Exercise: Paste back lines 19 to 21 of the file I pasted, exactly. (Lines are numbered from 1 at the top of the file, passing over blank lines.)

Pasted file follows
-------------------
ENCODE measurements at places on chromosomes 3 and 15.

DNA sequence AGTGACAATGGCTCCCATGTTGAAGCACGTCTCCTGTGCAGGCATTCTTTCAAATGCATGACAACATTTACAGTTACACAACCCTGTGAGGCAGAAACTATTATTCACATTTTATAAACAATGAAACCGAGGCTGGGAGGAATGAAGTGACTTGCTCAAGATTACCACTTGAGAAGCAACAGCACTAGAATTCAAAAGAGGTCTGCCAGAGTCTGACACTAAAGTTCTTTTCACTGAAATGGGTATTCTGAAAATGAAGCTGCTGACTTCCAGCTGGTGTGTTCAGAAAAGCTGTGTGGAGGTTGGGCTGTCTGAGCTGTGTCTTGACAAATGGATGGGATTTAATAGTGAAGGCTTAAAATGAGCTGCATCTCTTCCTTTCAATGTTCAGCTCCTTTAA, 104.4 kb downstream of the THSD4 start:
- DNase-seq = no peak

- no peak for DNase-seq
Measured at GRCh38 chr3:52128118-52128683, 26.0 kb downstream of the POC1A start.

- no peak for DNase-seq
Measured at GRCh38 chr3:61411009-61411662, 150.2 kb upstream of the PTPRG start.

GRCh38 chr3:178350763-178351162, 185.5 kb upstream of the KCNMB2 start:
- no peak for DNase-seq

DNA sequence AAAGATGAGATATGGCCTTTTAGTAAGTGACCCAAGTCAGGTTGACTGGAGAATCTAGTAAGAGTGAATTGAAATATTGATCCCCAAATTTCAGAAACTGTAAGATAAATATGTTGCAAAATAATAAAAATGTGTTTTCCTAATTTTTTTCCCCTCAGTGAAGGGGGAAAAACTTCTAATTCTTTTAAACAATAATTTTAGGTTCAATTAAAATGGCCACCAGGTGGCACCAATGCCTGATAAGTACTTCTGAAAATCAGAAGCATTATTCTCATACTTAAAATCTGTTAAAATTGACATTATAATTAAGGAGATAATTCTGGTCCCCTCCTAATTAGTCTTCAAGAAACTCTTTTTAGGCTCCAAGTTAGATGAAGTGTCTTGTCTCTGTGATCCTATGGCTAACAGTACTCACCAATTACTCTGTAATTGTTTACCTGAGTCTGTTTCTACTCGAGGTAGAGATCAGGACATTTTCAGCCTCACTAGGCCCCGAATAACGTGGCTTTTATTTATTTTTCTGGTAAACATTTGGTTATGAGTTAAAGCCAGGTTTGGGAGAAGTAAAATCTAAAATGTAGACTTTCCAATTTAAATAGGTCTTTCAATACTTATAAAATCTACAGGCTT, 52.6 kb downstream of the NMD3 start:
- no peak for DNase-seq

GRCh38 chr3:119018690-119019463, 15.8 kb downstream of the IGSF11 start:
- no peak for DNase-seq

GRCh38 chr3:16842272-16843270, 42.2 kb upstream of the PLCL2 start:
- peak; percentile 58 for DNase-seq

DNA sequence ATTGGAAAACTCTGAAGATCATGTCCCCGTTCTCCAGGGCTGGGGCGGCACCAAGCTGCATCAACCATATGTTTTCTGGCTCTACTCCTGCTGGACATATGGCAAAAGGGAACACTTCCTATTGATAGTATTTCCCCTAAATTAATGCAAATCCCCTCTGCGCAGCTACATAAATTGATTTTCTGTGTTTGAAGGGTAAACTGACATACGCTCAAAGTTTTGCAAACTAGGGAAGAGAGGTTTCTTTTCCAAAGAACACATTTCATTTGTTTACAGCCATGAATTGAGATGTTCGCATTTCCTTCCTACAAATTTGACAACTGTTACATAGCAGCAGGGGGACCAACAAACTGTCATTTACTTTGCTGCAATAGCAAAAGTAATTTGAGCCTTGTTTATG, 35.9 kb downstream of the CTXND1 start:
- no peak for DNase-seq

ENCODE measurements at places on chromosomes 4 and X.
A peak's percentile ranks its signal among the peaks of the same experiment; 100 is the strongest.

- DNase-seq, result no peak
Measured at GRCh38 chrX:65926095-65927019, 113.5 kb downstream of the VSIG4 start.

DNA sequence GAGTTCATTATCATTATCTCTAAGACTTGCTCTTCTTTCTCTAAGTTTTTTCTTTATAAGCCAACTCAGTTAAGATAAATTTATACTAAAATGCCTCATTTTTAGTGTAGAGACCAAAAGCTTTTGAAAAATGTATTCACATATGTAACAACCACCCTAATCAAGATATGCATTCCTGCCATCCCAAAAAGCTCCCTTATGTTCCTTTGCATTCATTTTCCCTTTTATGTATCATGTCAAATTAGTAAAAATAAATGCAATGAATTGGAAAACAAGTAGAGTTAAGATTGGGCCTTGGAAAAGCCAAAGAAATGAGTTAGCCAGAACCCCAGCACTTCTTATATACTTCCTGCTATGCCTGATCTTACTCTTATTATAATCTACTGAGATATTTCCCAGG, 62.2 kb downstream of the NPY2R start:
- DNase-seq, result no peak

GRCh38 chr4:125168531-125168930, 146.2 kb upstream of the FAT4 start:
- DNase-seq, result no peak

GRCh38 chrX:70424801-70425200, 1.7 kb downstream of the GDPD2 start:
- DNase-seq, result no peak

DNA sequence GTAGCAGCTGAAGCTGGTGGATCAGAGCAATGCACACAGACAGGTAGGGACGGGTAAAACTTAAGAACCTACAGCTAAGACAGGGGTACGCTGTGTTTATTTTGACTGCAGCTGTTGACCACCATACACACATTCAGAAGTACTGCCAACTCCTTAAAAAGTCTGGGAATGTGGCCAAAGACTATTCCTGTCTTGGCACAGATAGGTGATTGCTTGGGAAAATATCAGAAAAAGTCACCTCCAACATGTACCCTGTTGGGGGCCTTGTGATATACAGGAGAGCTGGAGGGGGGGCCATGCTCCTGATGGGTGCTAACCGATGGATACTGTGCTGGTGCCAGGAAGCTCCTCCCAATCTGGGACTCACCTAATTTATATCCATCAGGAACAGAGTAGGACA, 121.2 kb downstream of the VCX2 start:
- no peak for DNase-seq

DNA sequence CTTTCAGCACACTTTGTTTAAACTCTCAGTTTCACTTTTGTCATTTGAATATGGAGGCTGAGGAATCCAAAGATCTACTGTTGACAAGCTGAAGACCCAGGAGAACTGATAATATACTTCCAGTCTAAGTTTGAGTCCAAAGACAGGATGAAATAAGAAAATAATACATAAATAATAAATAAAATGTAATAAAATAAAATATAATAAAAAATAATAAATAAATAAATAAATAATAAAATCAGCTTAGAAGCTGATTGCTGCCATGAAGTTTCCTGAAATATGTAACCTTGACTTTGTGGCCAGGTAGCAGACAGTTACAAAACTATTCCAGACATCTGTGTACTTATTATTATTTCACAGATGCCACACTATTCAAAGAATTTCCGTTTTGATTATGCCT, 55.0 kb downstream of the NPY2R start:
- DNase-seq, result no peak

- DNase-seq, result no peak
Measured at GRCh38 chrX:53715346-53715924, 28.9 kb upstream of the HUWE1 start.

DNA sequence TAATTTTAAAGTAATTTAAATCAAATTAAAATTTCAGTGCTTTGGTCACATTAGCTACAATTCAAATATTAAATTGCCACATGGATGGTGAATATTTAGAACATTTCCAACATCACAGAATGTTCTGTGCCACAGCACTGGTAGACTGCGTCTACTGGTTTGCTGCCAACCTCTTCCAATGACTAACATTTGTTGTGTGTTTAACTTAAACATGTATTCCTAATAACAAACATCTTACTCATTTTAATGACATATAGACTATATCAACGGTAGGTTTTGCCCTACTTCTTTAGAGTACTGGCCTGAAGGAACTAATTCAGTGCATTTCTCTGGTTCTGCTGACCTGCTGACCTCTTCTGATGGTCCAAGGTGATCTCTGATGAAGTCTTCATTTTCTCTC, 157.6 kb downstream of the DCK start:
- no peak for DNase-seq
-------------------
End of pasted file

A peak's percentile ranks its signal among the peaks of the same experiment; 100 is the strongest.

- DNase-seq, result no peak
Measured at GRCh38 chrX:65926095-65927019, 113.5 kb downstream of the VSIG4 start.